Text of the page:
• Companies, individuals, organisations can distribute information about themselves, their products, news, services and ideas globally and instantly. Governments can inform their citizens about available services and resources, potential risks and news.
  • Audit trails can be used to track which users access which documents and what they do with them, and when. This can uncover fraud or system problems.
  • Security can be managed centrally, e.g. with Microsoft group policies, so users cannot change system settings that would endanger network security.
  • Fast, cheap, rich (text, video, audio) communication with any other networked computer user. Email alone created a revolution in personal and global corporate communications.
  • Online shopping allows quick and easy purchasing from and payment to sellers across the globe, greatly increasing their shopping options.
  • Flexible work arrangements, such as working from home or working odd hours can suit people with special needs, such as young mothers or disabled people.
  • Work teams can collaborate on documents and share data in real time, regardless of their physical location.
  • File sharing, both corporate and personal, greatly improves productivity and entertainment.
  • Quick software and security updates.
  • Access to immediate worldwide news from many sources.
  • Cloud-based data backup to protect valuable files from potential local disasters.
  • Devices like printers can be shared across a network. This is far cheaper than buying and maintaining one printer for each stand-alone computer.
  • Branch offices can be in constant communication and share live transactional data with head office and other branches.
  • Bank customers can access their funds anywhere in the world. Previously, people could only withdraw money from their local bank during working hours, and make prior arrangements if they wanted to withdraw money from other branches.
  • Instant global payments are immediate and simple with instant payment or funds transfers via credit/debit cards, Paypal, Venmo, direct debit transfers, bPay, Google Pay, etc.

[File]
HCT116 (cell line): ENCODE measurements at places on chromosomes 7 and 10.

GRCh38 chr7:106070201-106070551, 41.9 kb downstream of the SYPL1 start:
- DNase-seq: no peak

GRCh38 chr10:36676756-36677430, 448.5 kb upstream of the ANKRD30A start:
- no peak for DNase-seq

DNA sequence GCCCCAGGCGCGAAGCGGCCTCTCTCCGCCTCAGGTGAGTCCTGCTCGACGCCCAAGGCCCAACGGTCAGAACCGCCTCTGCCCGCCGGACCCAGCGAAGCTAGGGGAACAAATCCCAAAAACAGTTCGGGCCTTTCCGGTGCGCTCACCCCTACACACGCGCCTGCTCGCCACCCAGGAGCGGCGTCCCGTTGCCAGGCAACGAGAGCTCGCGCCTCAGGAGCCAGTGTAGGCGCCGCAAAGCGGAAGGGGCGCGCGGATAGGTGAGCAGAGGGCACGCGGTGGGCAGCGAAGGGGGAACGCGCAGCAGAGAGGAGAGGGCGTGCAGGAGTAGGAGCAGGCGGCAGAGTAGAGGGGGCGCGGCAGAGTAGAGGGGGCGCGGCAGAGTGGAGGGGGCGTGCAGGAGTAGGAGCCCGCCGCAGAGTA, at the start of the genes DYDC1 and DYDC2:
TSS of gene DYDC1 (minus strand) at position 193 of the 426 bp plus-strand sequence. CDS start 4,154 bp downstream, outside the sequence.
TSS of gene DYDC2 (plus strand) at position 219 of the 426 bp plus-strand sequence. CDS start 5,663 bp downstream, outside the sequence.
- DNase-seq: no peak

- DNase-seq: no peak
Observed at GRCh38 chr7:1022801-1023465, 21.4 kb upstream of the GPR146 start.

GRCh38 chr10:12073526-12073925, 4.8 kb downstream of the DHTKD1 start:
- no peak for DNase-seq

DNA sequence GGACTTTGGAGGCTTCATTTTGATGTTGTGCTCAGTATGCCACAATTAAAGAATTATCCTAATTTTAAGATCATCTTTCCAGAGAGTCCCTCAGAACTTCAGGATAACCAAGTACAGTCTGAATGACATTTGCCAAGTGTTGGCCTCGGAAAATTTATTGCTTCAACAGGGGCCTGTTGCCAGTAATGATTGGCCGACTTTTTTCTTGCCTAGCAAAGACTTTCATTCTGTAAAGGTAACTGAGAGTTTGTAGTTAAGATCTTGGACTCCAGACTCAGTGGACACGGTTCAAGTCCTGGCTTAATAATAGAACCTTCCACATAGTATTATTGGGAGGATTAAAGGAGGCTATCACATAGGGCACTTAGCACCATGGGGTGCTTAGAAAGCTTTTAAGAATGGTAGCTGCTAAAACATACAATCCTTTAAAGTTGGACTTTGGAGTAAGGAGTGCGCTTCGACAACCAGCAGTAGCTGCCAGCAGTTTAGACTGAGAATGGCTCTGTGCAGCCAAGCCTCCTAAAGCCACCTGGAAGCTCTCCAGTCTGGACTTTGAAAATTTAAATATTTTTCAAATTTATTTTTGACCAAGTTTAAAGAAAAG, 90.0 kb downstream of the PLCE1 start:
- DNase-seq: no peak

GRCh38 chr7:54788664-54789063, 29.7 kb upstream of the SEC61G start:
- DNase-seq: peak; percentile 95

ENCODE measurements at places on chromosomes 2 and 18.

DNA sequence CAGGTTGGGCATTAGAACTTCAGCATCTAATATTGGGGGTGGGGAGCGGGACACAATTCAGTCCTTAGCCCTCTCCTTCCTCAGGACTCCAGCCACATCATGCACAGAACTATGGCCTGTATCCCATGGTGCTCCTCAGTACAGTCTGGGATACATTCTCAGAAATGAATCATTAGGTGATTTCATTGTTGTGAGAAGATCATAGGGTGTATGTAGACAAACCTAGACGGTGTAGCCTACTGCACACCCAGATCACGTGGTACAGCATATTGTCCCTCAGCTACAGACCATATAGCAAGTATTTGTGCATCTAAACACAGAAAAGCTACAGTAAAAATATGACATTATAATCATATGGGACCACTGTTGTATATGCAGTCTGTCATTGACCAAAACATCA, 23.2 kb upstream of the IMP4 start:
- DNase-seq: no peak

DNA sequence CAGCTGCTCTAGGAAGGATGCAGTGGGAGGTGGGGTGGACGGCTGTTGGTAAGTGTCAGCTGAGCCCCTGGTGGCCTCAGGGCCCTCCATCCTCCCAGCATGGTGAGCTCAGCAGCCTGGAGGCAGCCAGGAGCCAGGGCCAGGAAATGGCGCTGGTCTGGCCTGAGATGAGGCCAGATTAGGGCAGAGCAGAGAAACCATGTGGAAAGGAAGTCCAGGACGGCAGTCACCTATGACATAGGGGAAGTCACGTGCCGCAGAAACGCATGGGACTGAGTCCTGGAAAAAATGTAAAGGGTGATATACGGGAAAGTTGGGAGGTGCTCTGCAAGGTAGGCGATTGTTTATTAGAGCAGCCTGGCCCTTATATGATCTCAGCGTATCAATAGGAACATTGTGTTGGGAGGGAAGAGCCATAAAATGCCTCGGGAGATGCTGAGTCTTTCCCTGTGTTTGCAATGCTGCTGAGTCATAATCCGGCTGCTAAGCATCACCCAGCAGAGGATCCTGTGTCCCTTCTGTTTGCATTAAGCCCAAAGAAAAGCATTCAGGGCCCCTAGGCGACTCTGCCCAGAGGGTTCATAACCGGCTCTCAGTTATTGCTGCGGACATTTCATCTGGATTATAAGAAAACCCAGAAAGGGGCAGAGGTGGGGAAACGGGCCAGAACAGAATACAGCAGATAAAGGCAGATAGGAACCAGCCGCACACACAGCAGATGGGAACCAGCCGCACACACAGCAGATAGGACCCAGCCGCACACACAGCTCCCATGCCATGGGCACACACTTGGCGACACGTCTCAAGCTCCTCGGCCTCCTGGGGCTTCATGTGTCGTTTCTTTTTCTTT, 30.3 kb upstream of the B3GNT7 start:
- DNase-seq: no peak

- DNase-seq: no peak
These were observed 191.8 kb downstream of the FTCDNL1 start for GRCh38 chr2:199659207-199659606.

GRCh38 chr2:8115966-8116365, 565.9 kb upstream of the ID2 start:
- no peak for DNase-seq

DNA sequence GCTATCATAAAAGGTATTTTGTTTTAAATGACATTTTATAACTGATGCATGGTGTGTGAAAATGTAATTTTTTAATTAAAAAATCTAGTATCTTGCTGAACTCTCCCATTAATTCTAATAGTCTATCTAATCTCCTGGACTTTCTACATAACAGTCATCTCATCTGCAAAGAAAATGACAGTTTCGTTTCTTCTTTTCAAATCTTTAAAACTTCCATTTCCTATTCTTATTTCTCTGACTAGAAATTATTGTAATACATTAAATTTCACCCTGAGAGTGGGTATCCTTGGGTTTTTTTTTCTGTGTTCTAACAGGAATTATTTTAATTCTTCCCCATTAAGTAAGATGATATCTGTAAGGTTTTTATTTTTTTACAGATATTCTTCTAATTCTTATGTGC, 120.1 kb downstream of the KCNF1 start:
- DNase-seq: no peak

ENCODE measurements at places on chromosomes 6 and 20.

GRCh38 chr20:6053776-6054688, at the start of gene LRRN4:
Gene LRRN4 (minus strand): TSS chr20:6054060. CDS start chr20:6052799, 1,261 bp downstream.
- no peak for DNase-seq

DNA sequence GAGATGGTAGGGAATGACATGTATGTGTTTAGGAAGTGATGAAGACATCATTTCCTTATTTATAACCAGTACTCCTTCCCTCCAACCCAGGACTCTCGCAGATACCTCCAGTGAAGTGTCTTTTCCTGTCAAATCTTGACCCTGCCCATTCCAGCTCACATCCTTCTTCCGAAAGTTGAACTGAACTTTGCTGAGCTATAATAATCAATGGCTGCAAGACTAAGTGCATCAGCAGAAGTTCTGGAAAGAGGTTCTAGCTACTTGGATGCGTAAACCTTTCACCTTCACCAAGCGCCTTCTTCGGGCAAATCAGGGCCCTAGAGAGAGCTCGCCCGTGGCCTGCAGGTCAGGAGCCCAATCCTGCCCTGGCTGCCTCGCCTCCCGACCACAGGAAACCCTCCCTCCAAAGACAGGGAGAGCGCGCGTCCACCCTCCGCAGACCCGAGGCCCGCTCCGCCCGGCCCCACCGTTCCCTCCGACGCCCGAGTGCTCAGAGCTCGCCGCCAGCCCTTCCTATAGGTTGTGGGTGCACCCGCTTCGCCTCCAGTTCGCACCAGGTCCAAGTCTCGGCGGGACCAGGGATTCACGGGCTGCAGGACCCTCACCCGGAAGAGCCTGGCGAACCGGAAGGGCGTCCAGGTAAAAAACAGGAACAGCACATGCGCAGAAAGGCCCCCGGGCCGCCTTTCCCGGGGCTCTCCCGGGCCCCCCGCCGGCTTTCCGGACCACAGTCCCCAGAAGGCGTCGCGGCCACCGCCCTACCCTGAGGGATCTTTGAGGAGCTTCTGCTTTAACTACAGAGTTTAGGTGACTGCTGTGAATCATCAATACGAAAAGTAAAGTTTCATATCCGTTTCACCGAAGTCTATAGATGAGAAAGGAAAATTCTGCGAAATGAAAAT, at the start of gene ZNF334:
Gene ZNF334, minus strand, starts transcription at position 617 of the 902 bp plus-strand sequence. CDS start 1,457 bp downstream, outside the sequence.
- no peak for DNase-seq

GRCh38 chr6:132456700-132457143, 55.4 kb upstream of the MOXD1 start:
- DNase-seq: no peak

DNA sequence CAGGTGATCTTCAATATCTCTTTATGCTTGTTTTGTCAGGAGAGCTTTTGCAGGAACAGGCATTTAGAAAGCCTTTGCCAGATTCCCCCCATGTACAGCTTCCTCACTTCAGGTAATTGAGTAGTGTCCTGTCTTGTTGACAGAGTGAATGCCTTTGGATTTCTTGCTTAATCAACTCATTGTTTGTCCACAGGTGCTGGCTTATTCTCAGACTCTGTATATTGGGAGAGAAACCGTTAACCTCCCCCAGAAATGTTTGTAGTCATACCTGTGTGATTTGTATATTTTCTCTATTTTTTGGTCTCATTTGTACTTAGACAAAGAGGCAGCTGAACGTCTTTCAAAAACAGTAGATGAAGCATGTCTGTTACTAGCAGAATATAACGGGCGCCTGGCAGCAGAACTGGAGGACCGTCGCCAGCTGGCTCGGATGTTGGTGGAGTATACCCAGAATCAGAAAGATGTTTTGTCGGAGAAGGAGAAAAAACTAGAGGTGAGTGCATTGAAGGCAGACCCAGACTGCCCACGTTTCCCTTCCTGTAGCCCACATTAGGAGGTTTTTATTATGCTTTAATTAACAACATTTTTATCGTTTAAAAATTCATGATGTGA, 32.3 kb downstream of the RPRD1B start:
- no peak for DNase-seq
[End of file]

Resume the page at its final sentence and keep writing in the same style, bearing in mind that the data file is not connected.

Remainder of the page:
• People can travel anywhere and still work on centrally-stored group-created up-to-the-minute shared remote documents.
  • LAN users can save documents locally and all users can access them. They can also work from any device, not just the one on which they created the document.
  • Users can save their preferences, passwords and history centrally and have those settings follow them to whatever device they use. Thus, they can pick up from where they left off regardless of where they are or what computer/tablet/phone they are currently using.
  • All such documents can be backed-up in one operation rather than having to manually back up the documents on every device in the organisation individually.
  • Privilege settings can be set up to allow only authorised users to access certain information.
  • Education and business can continue online at home in spite of office or school pandemic lockdowns.
  • Cloud computing and storage is scalable. That means that expensive infrastructure does not have to be bought, installed and maintained locally. Cloud processing power and storage capacity can be increased or decreased as needed. e.g. a company's processing may double at the end of the financial year. Temporary extra cloud processing services can be purchased, rather buying and installing extra file servers or hard disks that will not be needed again for another year.
  • Families and friends can keep in touch more often, regardless of the distances between them.

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This page was created on 2022-03-29 @ 09:59
Last modified on Tuesday 29 March, 2022 10:09